I worked hard. I dug out treasure boxes of Christmas decorations that live in boxes downstairs for 11 months of the year.
I rearranged and organized and dusted.
And, finally, I stood back and admired my handiwork.
It was done.
My girlfriend even said it herself.
“Your living room looks like a page out of a magazine advertising Christmas. “Thank you,” I said, feeling happiness bubble up inside of me like the bubble lights we used to have on our Christmas tree in days of old.
Inside myself, a less-than-perfect housekeeper who fights against disorganization and often loses, lives an interior decorator. And she, like the Christmas decorations that live under the stairs for most of the year, only seems to come out at Christmas.
Well, that is not entirely true. My girls told me once that even if I cooked them a hotdog or Kraft dinner, I would put out a candle or flowers or something on the table to make it look pretty.
Years ago, when Moby Dick was a minnow and I was a child living in a bachelor pad with my dad and my brothers, I tried, oh so hard, to bring the interior decorator inside of me to life.
Even in that old house with the cracked worn linoleum and curtainless windows and stained wallpaper I tried, in my own childish, humble way, to create beauty.
Christmas came to that bachelor pad every year just like it was supposed to.
If I close my eyes against time and distance, I can still see my dad, wearing one of those ridiculously long winter coats made of some undistinguishable material, standing in the doorway holding a very real Christmas tree he had, no doubt, chopped down from somewhere.
My brother and I carefully decorated that tree, and my brother, being somewhat of a genius in my eyes, fashioned a perfect star out of cardboard and tinfoil. I was so proud of us in that moment in time.
But even with the bubble lights and the perfect star I knew that tree was not quite what it should be.
“It’s the tinsel that makes the tree,” my sister always said. I pondered her words.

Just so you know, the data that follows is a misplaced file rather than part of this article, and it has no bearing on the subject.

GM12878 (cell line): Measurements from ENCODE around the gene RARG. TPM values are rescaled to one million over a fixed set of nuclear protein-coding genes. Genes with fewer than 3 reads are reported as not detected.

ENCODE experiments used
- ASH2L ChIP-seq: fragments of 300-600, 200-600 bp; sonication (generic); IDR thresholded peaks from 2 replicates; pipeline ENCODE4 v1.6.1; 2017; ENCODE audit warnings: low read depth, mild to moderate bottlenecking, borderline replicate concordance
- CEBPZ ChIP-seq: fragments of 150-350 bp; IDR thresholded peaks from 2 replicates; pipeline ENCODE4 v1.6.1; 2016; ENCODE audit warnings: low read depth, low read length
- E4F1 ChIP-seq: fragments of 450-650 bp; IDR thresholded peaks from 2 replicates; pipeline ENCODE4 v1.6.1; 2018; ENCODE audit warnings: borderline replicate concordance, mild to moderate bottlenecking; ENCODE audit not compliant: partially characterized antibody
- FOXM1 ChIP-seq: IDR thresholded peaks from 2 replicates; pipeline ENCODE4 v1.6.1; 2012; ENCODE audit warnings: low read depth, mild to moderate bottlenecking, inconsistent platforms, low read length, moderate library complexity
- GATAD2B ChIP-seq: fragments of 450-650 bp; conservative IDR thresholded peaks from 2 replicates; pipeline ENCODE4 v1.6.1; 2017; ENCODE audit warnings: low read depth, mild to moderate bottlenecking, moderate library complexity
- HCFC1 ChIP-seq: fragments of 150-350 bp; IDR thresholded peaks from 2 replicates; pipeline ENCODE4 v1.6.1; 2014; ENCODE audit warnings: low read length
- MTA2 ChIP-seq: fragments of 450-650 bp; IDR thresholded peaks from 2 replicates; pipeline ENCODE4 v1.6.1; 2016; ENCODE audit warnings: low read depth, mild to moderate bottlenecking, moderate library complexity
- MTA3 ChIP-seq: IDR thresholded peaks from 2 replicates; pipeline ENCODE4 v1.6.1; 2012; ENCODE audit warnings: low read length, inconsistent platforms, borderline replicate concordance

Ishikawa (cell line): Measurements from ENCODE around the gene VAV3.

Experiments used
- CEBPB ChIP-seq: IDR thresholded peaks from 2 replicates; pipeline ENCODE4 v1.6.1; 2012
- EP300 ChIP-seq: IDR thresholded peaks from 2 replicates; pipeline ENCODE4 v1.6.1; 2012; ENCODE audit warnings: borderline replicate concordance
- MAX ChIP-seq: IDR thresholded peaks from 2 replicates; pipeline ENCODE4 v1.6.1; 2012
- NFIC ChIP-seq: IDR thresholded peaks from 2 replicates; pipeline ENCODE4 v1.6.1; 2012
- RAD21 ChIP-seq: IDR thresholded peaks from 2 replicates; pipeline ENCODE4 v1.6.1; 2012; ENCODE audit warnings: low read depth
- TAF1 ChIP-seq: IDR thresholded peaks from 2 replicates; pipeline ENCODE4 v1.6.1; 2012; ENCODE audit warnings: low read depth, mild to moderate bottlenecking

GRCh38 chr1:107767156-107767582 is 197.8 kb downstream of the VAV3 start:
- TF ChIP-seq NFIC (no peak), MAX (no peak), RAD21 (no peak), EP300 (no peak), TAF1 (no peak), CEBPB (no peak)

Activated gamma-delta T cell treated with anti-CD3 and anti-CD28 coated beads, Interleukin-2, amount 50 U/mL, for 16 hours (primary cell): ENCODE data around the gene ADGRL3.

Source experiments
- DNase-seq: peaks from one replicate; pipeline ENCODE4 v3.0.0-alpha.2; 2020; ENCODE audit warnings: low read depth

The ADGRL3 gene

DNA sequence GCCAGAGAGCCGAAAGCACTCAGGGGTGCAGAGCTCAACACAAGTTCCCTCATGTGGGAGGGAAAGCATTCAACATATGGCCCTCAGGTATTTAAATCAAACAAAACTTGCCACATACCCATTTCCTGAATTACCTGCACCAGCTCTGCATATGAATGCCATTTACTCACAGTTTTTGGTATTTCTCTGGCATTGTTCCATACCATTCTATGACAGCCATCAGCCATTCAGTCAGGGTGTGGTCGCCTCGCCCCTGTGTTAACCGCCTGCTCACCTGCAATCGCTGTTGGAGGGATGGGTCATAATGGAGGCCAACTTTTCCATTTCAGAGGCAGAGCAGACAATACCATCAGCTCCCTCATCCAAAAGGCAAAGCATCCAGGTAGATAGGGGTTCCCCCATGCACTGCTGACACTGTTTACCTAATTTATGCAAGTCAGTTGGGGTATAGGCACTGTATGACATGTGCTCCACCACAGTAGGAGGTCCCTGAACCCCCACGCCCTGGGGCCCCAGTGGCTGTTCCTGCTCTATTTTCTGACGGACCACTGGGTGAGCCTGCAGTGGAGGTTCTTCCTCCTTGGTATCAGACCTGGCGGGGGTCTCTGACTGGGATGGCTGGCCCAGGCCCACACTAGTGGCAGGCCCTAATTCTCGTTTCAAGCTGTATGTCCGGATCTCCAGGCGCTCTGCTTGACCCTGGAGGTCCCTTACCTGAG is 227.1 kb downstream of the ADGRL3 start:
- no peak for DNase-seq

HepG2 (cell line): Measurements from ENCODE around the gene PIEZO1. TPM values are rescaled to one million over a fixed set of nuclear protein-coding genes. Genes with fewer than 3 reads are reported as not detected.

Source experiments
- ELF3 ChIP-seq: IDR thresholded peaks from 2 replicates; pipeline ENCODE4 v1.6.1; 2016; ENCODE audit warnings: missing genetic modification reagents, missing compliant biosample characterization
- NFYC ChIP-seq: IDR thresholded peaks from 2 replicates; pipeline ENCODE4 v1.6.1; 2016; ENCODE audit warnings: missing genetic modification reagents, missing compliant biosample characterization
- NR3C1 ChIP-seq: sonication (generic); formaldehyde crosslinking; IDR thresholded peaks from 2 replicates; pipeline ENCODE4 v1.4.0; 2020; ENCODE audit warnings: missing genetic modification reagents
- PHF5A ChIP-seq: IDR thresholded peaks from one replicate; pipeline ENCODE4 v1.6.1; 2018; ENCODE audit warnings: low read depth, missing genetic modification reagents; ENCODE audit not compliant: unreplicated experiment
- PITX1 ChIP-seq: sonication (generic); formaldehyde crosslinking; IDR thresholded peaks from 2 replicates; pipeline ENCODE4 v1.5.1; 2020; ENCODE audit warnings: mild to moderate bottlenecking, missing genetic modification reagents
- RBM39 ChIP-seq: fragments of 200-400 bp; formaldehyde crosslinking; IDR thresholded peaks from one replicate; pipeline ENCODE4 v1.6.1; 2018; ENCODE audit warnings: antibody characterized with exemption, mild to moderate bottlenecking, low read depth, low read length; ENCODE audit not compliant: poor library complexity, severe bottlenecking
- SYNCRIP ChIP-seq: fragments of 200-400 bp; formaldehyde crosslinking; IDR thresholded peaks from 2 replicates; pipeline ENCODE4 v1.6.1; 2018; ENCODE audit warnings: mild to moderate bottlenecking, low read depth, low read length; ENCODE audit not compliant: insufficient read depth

But how to get more tinsel?
That was when my interior decorator self popped up and blurted out the words, “Use the silver paper in your dad’s roll-your-own cigarette package”.
And so, I did, painstakingly cutting strips of the thin silver paper and carefully placing it on the tree.
It did the trick, shimmering in the reflected glow of the bubble lights just like real tinsel.
Today I carefully place a tiny glass ball on my tree up close to the top near the angel. The paint has chipped off slightly, but the name of my daughter scratched on its surface is still visible. A crudely coloured brown cardboard cow made by my five-year-old son also has a place of honour, close to the ball.
And finally, a beautifully multicoloured cloth ball made by child number three is safely nestled in the branches.
These decorations have followed me through a lifetime of Christmases reminding me, once again, of the simple, magical moments of the season.
It is like stripping away the tinsel and the glitter and the fake jolliness that seems to show up right on schedule during this time of year and finding that one thing.
The one thing that matters. The one thing that makes it all worthwhile.
Treena Mielke is a central Alberta writer. She lives in Sylvan Lake with her family.